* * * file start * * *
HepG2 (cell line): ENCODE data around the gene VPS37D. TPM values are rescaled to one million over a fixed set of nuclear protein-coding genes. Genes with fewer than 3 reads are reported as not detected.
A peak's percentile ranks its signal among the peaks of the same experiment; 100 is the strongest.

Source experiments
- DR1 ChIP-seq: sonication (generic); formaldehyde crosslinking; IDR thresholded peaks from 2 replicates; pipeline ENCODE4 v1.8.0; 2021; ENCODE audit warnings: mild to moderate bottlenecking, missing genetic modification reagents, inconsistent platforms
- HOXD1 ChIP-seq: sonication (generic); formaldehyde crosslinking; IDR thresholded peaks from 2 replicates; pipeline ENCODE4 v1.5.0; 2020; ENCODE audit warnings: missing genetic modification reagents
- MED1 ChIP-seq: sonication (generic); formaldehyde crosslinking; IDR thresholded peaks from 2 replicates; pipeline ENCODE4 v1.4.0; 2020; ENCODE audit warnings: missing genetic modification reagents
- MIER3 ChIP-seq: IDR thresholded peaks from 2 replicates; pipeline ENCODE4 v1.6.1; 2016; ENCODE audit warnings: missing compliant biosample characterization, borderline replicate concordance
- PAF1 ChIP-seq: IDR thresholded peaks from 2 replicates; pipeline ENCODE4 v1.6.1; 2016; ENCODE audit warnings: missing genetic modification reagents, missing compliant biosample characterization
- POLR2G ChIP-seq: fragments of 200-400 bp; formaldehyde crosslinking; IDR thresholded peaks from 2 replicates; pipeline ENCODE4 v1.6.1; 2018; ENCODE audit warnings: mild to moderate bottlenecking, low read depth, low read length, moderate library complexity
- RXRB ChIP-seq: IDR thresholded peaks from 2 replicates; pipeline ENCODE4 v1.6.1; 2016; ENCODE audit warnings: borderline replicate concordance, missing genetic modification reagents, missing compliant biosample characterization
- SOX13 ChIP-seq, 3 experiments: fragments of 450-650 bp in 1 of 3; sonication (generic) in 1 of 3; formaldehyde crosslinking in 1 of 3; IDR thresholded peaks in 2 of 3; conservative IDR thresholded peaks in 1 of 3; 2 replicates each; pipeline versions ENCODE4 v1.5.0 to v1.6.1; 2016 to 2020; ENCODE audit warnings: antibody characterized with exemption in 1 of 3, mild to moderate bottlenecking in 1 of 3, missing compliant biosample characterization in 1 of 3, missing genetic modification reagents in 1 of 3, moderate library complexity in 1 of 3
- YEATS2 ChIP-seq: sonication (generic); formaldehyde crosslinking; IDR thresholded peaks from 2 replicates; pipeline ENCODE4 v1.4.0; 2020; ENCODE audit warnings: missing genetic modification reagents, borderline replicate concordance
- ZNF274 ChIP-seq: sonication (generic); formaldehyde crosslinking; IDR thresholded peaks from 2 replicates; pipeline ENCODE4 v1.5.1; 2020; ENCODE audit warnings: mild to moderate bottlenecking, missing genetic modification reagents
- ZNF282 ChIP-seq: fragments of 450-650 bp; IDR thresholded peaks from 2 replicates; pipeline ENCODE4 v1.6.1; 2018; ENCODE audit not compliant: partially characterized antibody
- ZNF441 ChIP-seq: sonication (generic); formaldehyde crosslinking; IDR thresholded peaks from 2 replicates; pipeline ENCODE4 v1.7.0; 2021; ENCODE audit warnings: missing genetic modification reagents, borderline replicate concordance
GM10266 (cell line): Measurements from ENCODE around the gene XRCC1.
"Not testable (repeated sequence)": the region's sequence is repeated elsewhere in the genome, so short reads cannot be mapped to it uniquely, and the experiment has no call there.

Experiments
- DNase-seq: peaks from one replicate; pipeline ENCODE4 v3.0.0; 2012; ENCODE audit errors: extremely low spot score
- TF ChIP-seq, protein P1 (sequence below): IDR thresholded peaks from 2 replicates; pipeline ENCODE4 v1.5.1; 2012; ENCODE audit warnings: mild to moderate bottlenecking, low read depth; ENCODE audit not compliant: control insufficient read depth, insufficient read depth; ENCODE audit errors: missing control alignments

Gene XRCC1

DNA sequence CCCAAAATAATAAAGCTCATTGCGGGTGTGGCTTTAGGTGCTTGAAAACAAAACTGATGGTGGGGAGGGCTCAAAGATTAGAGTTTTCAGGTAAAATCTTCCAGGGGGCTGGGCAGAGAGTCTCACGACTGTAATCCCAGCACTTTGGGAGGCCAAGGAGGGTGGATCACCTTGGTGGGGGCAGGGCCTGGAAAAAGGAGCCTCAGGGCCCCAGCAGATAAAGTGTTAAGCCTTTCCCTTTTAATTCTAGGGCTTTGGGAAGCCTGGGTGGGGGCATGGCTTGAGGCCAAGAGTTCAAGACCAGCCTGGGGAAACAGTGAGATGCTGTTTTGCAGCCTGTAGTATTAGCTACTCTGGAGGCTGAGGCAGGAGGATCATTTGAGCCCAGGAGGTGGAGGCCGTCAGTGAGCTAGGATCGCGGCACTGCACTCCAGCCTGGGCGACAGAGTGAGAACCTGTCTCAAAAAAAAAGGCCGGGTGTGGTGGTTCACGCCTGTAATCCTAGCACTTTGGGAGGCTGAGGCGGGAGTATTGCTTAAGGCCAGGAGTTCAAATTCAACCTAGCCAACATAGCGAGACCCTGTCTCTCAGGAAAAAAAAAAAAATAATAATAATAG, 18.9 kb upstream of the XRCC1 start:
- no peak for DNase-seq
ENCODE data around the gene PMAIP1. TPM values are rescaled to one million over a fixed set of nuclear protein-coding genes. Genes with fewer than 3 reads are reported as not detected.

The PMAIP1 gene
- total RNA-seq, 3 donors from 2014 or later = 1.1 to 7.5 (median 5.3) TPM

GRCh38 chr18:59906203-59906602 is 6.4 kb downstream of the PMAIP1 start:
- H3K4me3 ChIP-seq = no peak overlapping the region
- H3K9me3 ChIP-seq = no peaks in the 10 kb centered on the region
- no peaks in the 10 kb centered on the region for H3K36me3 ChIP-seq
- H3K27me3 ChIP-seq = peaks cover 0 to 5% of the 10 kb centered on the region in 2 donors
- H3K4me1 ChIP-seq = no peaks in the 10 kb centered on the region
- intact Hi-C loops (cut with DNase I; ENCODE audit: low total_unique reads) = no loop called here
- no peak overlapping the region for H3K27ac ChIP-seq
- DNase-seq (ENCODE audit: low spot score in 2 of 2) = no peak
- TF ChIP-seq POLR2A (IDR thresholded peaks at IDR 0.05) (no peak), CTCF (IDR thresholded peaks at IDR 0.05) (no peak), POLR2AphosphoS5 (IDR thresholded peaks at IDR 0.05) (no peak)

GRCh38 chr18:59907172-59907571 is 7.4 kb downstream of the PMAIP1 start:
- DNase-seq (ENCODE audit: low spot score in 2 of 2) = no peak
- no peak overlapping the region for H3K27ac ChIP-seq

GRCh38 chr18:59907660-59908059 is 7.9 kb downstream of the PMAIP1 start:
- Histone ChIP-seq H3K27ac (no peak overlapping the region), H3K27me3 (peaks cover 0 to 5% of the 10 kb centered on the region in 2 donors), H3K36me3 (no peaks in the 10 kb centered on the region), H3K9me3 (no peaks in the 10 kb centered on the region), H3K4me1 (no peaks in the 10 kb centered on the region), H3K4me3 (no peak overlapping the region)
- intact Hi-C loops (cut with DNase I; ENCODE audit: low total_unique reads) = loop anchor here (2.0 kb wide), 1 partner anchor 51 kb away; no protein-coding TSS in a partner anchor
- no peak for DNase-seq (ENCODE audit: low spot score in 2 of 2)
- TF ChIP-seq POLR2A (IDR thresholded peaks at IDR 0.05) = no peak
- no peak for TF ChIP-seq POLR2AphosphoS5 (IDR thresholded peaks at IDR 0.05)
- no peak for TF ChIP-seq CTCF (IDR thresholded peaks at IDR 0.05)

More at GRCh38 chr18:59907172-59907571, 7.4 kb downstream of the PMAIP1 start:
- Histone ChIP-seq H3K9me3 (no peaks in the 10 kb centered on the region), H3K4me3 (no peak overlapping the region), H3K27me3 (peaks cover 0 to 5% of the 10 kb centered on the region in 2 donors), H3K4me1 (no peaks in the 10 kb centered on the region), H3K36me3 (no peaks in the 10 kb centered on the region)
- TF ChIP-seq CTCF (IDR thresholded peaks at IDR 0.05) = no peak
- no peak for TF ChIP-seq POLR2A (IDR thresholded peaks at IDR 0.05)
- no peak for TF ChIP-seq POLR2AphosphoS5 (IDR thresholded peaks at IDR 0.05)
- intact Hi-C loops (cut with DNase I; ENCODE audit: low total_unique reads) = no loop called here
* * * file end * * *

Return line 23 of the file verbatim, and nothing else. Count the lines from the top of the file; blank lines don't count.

- no peak for DNase-seq